The First Fleet: The Real Story
“Alan Frost is the myth-buster of Australian history...His work should be studied not only by students but anyone interested in the birth of a nation.” — the Age
In 1787 a convoy of eleven ships, carrying about 1400 people, set out from England for Botany Bay. According to the conventional account, it was a shambolic affair: under-prepared, poorly equipped and ill-disciplined. Robert Hughes condemned the organisers’ “muddle and lack of foresight”, while Manning Clark described scenes of “indescribable misery and confusion”.
In The First Fleet: The Real Story, Alan Frost draws on previously forgotten records to debunk these persistent myths. He shows that the voyage was in fact meticulously planned – reflecting its importance to the British government’s secret ambitions for imperial expansion. He examines the ships and supplies, passengers and behind-the-scenes discussions. In the process, he reveals the hopes and schemes of those who planned the voyage, and the experiences of those who made it.
‘It is almost certain that Frost knows more than anybody else about the early maritime history of this land ... This book will surely alter the way Sydney sees its history.’ — Geoffrey Blainey, The Weekend Australian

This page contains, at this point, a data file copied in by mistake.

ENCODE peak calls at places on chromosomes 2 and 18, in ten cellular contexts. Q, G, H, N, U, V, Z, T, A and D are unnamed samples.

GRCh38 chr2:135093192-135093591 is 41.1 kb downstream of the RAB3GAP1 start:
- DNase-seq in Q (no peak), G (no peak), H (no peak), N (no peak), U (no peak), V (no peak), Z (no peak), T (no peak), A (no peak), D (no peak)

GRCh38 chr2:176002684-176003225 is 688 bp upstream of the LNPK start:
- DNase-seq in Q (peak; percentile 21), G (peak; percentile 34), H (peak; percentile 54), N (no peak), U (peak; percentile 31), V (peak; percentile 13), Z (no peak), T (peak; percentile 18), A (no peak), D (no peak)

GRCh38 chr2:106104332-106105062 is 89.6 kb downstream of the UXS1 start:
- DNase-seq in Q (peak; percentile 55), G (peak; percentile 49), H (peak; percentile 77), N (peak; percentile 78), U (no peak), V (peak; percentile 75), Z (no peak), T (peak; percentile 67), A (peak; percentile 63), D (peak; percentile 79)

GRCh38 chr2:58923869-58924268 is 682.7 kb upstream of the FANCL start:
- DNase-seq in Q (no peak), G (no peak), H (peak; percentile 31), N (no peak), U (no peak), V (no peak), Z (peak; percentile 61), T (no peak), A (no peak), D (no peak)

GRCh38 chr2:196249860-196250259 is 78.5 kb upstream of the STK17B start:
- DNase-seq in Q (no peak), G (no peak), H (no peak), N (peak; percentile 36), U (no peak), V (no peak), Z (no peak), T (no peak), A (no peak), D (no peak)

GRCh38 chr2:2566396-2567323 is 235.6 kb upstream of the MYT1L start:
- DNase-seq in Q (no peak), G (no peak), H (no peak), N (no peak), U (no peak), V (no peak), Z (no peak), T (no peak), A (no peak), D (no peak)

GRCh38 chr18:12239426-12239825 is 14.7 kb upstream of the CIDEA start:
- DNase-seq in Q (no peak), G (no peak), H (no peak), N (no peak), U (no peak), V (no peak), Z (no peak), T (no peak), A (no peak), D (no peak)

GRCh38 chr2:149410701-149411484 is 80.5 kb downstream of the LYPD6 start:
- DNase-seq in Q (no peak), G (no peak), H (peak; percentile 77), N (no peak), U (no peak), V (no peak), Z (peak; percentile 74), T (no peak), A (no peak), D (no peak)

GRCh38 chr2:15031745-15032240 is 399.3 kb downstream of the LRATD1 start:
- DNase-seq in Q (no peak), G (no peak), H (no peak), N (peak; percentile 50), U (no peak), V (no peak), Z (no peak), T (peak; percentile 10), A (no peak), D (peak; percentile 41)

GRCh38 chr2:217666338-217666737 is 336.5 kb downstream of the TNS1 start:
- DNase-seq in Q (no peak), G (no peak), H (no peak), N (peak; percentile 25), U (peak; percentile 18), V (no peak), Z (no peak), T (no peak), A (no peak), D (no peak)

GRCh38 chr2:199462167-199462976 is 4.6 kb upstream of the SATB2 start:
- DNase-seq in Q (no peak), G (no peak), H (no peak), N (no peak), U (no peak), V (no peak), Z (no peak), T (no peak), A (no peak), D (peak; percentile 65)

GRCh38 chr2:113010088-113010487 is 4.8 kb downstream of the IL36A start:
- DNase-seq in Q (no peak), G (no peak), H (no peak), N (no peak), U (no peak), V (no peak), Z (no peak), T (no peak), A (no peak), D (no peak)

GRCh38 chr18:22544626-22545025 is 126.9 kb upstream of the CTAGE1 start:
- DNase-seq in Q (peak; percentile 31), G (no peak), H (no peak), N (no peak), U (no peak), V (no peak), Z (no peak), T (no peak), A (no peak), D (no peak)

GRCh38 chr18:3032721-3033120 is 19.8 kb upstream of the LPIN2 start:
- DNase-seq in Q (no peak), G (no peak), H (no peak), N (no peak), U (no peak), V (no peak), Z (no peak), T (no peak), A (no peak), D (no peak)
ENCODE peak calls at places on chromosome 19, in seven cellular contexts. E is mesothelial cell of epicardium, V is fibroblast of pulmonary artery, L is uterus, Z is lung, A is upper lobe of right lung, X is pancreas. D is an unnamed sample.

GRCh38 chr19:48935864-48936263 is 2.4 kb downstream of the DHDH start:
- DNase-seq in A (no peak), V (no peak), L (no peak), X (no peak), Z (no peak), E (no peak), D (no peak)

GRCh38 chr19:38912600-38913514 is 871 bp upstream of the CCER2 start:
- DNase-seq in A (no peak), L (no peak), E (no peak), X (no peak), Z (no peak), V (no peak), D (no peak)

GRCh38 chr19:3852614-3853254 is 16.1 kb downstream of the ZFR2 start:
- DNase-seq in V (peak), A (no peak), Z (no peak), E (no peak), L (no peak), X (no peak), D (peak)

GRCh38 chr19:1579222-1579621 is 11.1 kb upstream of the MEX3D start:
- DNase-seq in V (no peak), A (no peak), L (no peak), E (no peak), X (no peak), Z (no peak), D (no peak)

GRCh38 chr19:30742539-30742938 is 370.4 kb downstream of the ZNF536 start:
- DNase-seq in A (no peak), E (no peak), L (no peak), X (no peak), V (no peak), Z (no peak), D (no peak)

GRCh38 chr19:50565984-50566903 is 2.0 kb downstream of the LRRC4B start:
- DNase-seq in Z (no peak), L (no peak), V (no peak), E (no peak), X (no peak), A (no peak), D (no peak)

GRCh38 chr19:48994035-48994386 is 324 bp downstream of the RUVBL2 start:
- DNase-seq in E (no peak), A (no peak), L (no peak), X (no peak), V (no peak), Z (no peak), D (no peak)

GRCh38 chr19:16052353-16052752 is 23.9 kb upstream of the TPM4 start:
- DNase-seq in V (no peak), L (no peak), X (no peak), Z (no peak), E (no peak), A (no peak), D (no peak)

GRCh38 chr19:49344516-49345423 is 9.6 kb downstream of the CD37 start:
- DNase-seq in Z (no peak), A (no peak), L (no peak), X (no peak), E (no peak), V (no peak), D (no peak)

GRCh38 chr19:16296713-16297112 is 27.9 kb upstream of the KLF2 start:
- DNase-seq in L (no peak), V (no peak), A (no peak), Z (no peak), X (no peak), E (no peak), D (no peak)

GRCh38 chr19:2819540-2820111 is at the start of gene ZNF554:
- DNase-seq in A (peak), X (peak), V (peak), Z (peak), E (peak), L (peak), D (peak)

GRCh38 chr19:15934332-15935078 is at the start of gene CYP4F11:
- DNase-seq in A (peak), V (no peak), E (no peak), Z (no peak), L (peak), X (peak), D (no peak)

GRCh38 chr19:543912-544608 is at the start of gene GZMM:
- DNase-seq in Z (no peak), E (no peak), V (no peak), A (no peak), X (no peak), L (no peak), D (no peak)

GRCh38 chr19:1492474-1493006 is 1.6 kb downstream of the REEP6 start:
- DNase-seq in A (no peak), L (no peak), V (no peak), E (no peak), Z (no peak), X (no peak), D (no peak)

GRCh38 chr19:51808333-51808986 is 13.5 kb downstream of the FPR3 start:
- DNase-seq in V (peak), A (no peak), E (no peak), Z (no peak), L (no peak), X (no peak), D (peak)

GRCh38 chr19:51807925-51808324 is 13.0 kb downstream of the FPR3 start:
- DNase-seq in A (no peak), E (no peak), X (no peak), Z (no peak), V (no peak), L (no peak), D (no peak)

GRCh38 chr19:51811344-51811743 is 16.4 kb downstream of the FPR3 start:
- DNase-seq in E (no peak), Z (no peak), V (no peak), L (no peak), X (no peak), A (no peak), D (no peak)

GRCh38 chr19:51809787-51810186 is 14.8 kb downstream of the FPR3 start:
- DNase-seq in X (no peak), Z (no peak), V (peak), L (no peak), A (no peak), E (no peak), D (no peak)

Results 1-5 of 36
... and the Cape of Good Hope, but to the excellent quality of the provisions with which we were supplied by Mr Richards Jr, the contractor'.13 Whom should we rather believe – the art critic whose historical research was inadequate; ...
... Lord Sydney that if the commanding officer who shall be entrusted with the care of the service shall draw bills from the Cape Verde Islands or from the Cape of Good Hope for the purchase of cattle, seed grain or other necessaries, ...
The East India Company also needed to be told of the decision, as its royal charter gave it the exclusive monopoly of all British trade in the vast region between the Cape of Good Hope and the coasts of the Americas.
(What he had seen during his years in Brazil and at the Cape of Good Hope presumably influenced his aversion to slavery as a social institution.) And, 'as I would not wish convicts to lay the foundations of an empire, ...
In the 1790s, the opportunity to have their salaries paid in this way enabled the officers of the New South Wales Corps to band together to import goods from the Cape of Good Hope, India and the East Indies, thus beginning the notorious ...
What people are saying - Write a review
The First FleetUser Review - Thorpe-Bowker and Contributors - Books+Publishing
The First Fleet: The Real Story is a companion volume to Alan Frost┐s earlier book, Botany Bay: The Real Story. It deals with the same subject as David Hill┐s 1788, but unlike Hill, Frost is an ... Read full review
Preparing Bodiesfor the Voyage
Leaving the World